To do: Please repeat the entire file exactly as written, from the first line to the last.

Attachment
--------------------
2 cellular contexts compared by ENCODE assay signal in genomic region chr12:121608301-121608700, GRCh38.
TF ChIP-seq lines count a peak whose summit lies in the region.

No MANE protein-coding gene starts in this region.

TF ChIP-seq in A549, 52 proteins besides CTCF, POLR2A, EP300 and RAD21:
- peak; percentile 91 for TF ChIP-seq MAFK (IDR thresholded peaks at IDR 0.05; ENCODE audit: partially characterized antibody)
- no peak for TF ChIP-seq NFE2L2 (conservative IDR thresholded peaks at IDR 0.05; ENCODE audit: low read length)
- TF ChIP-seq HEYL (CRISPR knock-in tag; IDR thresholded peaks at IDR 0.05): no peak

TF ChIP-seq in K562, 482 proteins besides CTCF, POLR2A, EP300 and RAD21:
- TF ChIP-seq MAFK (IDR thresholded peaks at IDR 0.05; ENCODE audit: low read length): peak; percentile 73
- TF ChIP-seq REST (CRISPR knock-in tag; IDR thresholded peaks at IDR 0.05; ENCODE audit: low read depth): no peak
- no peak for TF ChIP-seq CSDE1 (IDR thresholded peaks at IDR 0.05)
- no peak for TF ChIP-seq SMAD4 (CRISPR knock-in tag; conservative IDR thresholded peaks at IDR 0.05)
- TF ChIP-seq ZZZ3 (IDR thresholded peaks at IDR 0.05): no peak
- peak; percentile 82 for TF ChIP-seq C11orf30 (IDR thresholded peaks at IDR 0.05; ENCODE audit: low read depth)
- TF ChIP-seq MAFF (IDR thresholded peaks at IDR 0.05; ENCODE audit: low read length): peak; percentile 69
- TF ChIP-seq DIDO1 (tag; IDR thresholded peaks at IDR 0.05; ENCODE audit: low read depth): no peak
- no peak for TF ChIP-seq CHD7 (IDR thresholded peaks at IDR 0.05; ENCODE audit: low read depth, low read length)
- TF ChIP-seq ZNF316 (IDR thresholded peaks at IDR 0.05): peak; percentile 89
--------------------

2 cellular contexts compared by ENCODE assay signal in genomic region chr12:121608301-121608700, GRCh38.
TF ChIP-seq lines count a peak whose summit lies in the region.

No MANE protein-coding gene starts in this region.

TF ChIP-seq in A549, 52 proteins besides CTCF, POLR2A, EP300 and RAD21:
- peak; percentile 91 for TF ChIP-seq MAFK (IDR thresholded peaks at IDR 0.05; ENCODE audit: partially characterized antibody)
- no peak for TF ChIP-seq NFE2L2 (conservative IDR thresholded peaks at IDR 0.05; ENCODE audit: low read length)
- TF ChIP-seq HEYL (CRISPR knock-in tag; IDR thresholded peaks at IDR 0.05): no peak

TF ChIP-seq in K562, 482 proteins besides CTCF, POLR2A, EP300 and RAD21:
- TF ChIP-seq MAFK (IDR thresholded peaks at IDR 0.05; ENCODE audit: low read length): peak; percentile 73
- TF ChIP-seq REST (CRISPR knock-in tag; IDR thresholded peaks at IDR 0.05; ENCODE audit: low read depth): no peak
- no peak for TF ChIP-seq CSDE1 (IDR thresholded peaks at IDR 0.05)
- no peak for TF ChIP-seq SMAD4 (CRISPR knock-in tag; conservative IDR thresholded peaks at IDR 0.05)
- TF ChIP-seq ZZZ3 (IDR thresholded peaks at IDR 0.05): no peak
- peak; percentile 82 for TF ChIP-seq C11orf30 (IDR thresholded peaks at IDR 0.05; ENCODE audit: low read depth)
- TF ChIP-seq MAFF (IDR thresholded peaks at IDR 0.05; ENCODE audit: low read length): peak; percentile 69
- TF ChIP-seq DIDO1 (tag; IDR thresholded peaks at IDR 0.05; ENCODE audit: low read depth): no peak
- no peak for TF ChIP-seq CHD7 (IDR thresholded peaks at IDR 0.05; ENCODE audit: low read depth, low read length)
- TF ChIP-seq ZNF316 (IDR thresholded peaks at IDR 0.05): peak; percentile 89